Another benefit of a tapered cup is that the coffee can mix more easily with add-ins such as cream and syrup.

You might find unique and funky cup shapes sold on the market. They may look fun and appealing, but coffee connoisseurs and baristas don’t recommend getting them.

They can affect your coffee’s aroma and flavor, which is why it’s best to steer clear.

Rim

A cup’s rim can be thick or thin and sharp or rounded. For the best drinking experience, I recommend getting cups with thick, round rims.

This shape will allow your lips to sit on the cup comfortably. It’ll also let your coffee roll into your mouth smoothly.

Color 

espresso cups in different color

If I’m being honest, the color of the cup isn’t a big deal. It more or less boils down to your personal preference.

However, what I do recommend looking for is a cup with a white interior.

White lets you appreciate the combination of caramel cream tones and espresso’s rich color. This is the reason why Italian cafes always serve their espresso in cups with a white interior.

FAQ

Now that you’ve got all the details on espresso cup sizes, it’s not uncommon to have a few new questions crop up.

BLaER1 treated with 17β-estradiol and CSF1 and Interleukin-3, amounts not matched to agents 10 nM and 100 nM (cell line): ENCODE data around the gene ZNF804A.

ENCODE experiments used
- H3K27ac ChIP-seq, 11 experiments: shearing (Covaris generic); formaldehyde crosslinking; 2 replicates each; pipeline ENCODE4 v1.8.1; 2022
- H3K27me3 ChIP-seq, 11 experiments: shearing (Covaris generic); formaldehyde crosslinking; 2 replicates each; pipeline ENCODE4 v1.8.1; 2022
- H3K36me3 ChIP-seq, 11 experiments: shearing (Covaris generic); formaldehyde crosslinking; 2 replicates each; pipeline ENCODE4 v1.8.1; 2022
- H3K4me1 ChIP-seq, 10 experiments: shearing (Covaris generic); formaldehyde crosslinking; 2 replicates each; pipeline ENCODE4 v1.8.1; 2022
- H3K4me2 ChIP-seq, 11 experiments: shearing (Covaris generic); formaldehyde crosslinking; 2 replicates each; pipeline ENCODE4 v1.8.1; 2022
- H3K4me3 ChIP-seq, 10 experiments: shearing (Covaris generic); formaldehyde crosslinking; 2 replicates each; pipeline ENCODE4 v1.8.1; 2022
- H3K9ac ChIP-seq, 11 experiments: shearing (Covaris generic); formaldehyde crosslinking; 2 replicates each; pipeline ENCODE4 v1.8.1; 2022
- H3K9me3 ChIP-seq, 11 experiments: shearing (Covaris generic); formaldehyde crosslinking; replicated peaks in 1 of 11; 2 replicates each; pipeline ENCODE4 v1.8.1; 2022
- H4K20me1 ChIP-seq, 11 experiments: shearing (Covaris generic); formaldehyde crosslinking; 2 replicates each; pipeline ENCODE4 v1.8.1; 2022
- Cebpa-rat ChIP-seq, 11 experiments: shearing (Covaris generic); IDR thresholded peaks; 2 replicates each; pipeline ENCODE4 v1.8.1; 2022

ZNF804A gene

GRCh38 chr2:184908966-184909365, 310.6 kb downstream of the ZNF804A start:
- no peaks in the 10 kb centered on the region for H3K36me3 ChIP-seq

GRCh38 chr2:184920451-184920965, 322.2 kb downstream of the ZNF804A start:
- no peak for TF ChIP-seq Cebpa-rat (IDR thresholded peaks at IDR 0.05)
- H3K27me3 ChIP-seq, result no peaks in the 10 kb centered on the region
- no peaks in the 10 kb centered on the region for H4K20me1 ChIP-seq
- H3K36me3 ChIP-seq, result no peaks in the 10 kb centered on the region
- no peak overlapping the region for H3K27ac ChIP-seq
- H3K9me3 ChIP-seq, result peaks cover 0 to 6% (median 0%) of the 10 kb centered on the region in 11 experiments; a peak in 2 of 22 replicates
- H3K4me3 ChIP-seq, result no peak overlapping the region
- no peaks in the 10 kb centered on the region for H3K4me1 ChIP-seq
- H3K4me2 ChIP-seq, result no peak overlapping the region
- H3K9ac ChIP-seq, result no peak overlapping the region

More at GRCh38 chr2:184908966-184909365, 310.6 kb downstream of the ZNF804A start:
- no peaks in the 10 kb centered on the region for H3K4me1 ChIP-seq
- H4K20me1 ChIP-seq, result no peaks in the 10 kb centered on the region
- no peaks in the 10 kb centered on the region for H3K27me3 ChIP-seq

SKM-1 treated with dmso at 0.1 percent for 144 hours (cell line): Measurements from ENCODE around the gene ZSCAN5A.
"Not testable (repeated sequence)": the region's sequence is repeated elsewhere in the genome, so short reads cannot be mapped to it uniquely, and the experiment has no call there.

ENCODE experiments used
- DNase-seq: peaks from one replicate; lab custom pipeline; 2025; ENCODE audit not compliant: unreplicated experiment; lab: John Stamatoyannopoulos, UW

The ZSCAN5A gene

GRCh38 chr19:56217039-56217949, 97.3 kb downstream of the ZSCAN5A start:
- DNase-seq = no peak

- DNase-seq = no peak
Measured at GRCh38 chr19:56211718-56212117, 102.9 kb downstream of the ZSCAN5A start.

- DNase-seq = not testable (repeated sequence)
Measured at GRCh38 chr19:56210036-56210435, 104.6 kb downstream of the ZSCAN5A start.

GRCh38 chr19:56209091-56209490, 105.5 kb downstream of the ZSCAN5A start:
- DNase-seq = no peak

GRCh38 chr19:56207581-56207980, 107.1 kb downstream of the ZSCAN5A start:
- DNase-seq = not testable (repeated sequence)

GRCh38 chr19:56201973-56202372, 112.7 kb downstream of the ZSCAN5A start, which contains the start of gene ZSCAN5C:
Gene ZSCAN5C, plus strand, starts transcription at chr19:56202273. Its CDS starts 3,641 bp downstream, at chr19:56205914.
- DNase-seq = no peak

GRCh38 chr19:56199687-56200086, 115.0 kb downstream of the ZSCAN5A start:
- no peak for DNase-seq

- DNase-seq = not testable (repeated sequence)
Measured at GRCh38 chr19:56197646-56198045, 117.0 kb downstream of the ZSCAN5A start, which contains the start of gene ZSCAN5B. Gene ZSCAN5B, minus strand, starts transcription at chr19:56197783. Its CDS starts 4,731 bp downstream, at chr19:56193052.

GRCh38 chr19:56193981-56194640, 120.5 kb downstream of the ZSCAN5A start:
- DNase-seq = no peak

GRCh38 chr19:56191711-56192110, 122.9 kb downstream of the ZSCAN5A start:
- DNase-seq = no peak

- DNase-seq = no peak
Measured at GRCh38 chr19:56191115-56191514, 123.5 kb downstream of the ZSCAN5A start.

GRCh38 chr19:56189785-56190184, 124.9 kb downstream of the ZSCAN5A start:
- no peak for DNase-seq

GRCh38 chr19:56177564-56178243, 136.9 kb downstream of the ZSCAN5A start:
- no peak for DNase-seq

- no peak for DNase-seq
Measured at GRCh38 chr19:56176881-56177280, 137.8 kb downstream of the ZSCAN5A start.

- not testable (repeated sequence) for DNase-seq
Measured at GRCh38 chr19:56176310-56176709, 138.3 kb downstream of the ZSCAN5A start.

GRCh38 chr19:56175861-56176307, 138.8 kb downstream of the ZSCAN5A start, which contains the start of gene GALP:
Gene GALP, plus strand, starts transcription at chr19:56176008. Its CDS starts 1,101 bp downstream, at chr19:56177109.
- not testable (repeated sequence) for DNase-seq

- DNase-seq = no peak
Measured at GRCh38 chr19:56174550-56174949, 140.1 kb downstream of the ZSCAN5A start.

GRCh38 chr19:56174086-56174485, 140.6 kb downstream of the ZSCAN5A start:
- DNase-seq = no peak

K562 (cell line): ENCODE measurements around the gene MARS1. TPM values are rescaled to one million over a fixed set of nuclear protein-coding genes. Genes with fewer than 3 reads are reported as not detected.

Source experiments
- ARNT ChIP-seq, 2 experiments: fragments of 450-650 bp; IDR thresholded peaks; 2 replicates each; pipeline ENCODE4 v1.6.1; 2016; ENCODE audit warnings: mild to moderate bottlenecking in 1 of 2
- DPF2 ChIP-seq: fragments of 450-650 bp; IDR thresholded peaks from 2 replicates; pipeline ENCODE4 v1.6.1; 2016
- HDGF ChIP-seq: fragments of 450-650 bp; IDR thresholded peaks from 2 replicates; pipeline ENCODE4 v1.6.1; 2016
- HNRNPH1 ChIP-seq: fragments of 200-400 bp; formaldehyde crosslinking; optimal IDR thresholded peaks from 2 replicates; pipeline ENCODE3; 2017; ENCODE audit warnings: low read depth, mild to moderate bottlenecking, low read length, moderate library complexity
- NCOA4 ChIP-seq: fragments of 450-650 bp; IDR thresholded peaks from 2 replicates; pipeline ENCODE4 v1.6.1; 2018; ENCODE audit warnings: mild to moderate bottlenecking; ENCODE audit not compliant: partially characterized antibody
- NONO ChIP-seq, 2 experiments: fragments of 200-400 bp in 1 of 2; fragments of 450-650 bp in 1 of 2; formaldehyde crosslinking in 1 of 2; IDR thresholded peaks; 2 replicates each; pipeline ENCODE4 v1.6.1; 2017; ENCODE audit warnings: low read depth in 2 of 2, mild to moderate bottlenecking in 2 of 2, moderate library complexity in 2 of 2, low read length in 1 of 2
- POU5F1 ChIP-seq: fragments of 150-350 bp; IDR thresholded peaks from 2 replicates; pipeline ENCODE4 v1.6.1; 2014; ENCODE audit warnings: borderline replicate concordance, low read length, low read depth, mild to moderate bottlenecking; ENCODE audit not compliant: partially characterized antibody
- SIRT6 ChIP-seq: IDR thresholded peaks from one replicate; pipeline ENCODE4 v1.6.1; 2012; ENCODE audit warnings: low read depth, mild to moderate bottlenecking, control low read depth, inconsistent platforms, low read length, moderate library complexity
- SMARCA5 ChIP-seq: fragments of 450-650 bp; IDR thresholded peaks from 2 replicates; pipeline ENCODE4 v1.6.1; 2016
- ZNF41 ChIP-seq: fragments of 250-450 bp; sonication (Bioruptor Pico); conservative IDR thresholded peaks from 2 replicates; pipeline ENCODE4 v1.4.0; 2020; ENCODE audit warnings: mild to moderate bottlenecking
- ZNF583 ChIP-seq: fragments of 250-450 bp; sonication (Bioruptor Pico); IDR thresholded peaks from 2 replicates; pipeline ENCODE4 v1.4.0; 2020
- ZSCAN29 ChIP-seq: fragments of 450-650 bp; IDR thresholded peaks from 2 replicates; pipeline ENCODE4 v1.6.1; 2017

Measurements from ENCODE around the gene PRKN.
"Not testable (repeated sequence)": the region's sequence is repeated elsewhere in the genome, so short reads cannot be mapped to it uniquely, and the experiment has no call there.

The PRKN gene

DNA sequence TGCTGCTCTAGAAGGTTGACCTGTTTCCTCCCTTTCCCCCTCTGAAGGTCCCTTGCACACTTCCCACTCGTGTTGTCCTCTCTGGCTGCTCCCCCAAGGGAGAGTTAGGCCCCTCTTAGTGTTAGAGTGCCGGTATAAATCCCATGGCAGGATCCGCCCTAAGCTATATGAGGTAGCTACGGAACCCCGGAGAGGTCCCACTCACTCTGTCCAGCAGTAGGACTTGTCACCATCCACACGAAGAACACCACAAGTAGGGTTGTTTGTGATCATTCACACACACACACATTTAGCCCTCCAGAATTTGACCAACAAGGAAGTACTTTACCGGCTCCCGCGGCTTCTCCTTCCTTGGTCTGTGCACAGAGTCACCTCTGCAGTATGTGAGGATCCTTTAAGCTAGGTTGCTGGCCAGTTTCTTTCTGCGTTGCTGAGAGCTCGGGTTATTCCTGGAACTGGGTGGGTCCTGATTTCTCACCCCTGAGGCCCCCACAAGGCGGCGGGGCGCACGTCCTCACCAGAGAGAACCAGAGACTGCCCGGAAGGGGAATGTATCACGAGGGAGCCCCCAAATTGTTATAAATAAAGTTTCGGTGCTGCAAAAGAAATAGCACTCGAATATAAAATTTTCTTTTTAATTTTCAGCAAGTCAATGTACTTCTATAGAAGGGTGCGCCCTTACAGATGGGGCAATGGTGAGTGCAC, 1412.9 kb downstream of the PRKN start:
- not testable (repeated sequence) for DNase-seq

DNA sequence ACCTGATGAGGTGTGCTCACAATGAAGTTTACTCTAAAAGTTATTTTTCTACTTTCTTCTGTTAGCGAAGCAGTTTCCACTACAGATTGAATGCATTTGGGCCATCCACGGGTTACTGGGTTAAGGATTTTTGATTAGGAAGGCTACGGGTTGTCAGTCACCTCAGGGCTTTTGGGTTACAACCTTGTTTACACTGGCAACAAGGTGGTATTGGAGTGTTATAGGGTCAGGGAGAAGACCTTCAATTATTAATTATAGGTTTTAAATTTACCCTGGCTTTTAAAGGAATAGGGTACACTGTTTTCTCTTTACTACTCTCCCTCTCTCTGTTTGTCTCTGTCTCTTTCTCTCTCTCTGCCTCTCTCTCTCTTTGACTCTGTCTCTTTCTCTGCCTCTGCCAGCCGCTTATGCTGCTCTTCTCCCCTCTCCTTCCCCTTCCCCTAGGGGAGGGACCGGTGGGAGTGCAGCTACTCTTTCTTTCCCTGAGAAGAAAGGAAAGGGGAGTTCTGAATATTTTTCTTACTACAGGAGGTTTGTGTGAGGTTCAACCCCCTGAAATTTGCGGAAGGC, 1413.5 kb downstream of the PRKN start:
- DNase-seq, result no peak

Here are a couple of frequently asked questions to help you out.

Why is espresso in a small cup?

The right espresso cup size affects the coffee’s overall taste and temperature. If the cup is bigger than 90 ml, the crema can spread out and become thin, disappearing quickly. Large cups also have poorer temperature distribution, so your coffee can go cold.

How big is a Starbucks shot of espresso?

A standard espresso shot from Starbucks is 0.75 oz with 75 milligrams of caffeine. It takes about 18 to 23 seconds to pull a Starbucks espresso shot.

Do espresso cups need handles?

Espresso cups don’t need handles, but they can make it easier to grip the cup. Just avoid thin handles or overly small handles that could be tough to hold.

Final Thoughts

There are different espresso cup sizes, each of which brings out different parts of the espresso’s flavor profile.

Standard espresso is served in a 2-3 oz demitasse cup, while other variations and espresso-based drinks come in larger cups.

Of course, you can put your espresso drink in any mug size, even a travel mug.

But, if you want to really enjoy the nuances of your espresso, it pays to find a cup that complements the type of drinks you make!

Wondering what the deal is with Starbucks’ to-go cup sizes? Check out our guide on different sizes of Starbucks drinks!

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Jessica Ruth Lee Fleming
Jessica is a seasoned caffeine-addict who spent 3 years behind the bar. Her early coffee days took her from the commercial Starbucks scene in urban DC all the way to helping launch a craft coffee shop in California. Today she prefers sharing her years of coffee capers through media, although you’ll find she does it with a trusty cup of coffee by her side.